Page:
Summary of results:

A.      About you

10 people responded – the first ten to arrive in the car park, so not really a random sample, and that was the number of printed forms available. There were 6 male and 4 female respondees, of whom altogether 4 were under 18, 1 between 18 and 30, 3 between 31 and 45 and 2 between 46 and 65. 6 live in Clonakilty town, the remaining 4 in the rural area about 10 km from town. Asked to rate their cycling skill level between 1 (novice) and 5 (expert) four chose a level of 2 and three each levels of 3 and 4.

B.      Opinions on cycling.

This section consisted of three questions asking participants to rank certain qualities, but unfortunately I think that it wasn’t entirely clear that 1 was the most important and 7 the least, so some care is needed in interpretation.

On reasons for cycling, 6 ranked keeping fit as most important and three had it ranked at 2, while the remaining one ranked it at 6 (since this respondent ranked nothing higher than 6 I think my wording may have confused them). Fun and recreation was a close runner up (3 ones and 4 twos), followed by reducing emissions then saving money and finally more convenient. No-one entered an “other” option.

How people choose their cycling route was varied, but “least traffic” was the clear front-runner. Quickest and feels safest were followed by “best road conditions” with shortest distance, maybe surprisingly, coming in last.

Finally for this section we asked “what cycling infrastructure would benefit you the most?”, on-road bike lanes and off-road bike paths proving equally popular while secure locking facilities and a locker room at work were not considered particularly important.

C.      Using bikes.

Three out of the 10 respondents cycle for commuting at least weekly, 2 at least once a month and 5 never. Two use their bikes functionally (that is for shopping, business, going out, etc) at least weekly, 3 at least once a month and again 5 never. Since it was a cycle for fun it was no surprise that no-one ticked never by how often do you cycle for fun?, with 7 doing so at least once a week and three at least once a month.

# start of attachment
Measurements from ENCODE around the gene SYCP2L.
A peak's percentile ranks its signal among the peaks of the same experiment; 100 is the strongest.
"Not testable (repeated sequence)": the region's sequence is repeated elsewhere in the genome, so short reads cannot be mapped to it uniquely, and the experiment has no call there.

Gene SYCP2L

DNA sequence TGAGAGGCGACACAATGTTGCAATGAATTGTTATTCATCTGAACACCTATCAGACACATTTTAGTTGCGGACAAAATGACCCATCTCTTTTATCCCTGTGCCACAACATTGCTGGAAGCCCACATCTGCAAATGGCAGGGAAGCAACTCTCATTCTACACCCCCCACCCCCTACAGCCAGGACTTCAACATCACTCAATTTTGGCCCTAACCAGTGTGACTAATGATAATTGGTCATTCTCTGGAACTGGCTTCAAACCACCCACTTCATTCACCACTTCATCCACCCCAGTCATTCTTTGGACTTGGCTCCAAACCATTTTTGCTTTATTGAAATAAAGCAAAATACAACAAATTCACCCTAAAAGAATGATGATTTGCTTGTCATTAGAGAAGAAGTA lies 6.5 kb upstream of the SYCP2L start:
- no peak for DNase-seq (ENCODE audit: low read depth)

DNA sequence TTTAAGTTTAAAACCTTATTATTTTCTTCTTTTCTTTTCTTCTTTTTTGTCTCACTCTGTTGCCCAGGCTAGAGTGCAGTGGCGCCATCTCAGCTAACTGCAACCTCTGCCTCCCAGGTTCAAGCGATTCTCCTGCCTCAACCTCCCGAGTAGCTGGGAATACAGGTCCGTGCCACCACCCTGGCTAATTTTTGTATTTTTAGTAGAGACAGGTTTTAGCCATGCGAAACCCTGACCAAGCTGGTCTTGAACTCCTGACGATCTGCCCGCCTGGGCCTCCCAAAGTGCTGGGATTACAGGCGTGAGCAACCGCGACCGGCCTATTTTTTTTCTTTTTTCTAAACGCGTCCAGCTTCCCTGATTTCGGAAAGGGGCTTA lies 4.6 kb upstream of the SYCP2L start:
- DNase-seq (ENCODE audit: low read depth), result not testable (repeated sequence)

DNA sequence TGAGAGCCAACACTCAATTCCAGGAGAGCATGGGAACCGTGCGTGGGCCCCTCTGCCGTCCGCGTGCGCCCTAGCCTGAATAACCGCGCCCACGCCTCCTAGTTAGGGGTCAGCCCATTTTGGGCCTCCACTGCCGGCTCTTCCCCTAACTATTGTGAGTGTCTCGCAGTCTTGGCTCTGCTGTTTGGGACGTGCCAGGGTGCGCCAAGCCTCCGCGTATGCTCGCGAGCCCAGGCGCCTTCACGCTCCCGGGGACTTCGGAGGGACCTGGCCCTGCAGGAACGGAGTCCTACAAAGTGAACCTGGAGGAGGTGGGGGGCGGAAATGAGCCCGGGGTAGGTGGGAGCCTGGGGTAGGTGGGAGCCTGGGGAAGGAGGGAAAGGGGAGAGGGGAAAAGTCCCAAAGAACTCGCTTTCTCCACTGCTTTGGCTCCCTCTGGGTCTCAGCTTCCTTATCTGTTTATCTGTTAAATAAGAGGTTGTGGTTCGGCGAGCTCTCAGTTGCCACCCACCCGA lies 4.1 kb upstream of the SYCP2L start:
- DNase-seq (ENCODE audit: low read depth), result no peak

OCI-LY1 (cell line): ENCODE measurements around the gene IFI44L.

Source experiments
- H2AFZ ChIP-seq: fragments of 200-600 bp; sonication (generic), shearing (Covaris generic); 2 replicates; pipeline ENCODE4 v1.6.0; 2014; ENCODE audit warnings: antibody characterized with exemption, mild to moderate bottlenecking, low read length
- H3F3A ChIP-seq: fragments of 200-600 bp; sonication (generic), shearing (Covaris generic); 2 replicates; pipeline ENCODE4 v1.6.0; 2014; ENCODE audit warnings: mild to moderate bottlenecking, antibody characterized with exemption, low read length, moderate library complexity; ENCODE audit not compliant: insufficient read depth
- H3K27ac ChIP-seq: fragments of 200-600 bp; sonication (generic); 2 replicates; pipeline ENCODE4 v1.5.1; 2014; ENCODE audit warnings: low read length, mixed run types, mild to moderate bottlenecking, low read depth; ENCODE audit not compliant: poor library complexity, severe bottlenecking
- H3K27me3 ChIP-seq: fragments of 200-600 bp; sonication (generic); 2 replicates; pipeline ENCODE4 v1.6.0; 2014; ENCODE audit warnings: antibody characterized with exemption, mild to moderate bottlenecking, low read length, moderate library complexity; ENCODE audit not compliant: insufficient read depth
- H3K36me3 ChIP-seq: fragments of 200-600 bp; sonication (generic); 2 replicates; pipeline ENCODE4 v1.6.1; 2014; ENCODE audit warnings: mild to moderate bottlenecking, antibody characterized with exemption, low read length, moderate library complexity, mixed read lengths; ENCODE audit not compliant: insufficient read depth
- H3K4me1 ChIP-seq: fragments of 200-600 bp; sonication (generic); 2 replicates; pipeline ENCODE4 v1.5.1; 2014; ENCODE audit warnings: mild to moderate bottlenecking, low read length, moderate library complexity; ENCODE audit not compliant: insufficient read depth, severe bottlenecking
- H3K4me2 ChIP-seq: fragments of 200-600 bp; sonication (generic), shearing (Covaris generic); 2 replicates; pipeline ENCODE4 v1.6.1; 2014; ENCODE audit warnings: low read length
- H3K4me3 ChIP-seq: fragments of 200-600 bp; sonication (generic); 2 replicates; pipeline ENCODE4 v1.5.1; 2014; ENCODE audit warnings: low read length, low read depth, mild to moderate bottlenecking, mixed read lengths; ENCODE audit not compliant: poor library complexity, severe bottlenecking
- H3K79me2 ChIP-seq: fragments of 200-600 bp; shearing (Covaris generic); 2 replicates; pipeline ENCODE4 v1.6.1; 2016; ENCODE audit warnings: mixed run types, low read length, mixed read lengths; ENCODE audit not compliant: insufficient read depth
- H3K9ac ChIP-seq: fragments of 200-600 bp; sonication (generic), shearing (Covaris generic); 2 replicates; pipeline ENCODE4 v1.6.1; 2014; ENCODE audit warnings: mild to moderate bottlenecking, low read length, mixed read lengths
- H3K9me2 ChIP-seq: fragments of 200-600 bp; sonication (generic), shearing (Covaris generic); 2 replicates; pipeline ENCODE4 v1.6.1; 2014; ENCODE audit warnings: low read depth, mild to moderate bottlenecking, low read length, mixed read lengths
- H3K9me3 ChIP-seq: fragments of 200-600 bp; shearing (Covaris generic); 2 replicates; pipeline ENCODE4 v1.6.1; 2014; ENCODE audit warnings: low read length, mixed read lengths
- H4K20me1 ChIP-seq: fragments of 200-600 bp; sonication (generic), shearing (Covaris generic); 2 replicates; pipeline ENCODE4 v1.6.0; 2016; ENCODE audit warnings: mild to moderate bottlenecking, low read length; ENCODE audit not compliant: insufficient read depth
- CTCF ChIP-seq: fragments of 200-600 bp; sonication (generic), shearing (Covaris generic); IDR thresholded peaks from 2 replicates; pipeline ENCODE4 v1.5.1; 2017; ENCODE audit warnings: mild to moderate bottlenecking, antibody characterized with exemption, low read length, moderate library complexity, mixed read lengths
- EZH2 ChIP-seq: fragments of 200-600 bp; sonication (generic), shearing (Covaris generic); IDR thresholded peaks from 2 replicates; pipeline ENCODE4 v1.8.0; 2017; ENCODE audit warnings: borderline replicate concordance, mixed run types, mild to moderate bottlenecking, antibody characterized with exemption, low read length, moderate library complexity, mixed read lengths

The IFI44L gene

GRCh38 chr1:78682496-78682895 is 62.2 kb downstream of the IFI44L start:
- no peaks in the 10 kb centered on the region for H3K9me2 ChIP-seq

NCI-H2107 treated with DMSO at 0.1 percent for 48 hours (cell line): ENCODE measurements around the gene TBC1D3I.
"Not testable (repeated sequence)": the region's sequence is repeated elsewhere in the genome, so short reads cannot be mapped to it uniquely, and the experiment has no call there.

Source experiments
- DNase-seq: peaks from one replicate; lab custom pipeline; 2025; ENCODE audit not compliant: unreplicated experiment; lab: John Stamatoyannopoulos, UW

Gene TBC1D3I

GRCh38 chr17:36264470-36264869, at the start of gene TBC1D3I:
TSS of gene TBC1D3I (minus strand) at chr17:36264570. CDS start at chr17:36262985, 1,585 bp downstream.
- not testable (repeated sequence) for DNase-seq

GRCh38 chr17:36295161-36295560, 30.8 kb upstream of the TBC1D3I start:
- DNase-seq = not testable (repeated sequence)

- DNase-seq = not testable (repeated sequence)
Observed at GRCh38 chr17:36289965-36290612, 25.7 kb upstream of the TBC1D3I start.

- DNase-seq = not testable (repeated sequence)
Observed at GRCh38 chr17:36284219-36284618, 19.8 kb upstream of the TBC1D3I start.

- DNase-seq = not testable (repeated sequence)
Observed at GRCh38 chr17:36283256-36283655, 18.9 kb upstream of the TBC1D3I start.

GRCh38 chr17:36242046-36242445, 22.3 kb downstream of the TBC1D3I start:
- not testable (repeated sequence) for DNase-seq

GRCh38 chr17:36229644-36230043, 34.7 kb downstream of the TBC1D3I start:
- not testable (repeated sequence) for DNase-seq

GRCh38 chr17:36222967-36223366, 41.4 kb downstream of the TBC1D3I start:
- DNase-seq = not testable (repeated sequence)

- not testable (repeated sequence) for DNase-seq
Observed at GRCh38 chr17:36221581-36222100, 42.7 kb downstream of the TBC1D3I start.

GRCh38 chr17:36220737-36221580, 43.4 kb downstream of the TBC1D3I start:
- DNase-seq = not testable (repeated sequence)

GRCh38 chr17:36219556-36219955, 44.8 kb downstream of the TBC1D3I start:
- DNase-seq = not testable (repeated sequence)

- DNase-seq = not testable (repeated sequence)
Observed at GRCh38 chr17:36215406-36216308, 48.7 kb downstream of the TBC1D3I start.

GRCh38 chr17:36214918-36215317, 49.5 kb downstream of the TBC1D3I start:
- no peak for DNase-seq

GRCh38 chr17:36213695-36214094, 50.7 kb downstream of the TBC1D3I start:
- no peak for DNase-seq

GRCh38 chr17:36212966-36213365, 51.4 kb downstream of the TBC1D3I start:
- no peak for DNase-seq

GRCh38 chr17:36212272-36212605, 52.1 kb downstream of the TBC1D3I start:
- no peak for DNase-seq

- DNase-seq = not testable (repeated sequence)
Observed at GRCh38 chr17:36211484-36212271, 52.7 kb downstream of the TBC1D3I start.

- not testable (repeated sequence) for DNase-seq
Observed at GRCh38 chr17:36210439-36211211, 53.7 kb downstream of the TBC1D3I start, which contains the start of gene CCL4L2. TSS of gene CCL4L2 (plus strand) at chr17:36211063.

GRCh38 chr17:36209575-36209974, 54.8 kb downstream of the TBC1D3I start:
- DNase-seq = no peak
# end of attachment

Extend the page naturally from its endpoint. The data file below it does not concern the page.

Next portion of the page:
Asked what discourages them from cycling, too many cars and poor roads were seen as the most important, with a subgroup mentioning safety of the neighbourhood with other concerns a long way behind – absolutely no-one supported the idea that the area wasn’t scenic enough (a trick question, I admit). All ten said they would cycle more if there were better cycling infrastructure in place.

D.      Safety.

Encouragingly, eight of the ten respondents always wear helmets, with the remaining two coming in at seldom and about half the time. (I can’t overstate how important it is to wear the helmet, and teach your kids to wear it all the time, however quiet the road and even on cycle paths: the concrete on a cycle path is still just as hard as the road). The story with high visibility jackets is less good, with only 4 always wearing them and two never.

The biggest external hazards were seen as not being seen by cars at night, and cars passing too close, but other activities by the occupants of cars – such as opening doors or turning in front of the cyclist as well as weather and poor road conditions also got high scores. One person wrote in “dogs”, and this has been mentioned to me many times by many cyclists around the country: if you are a dog owner please remember, your dog might not hurt a flea intentionally but if they run out barking at cyclists or walkers they scare them, and they may end up scaring them into a collision with a car one day.

E.       Open comments.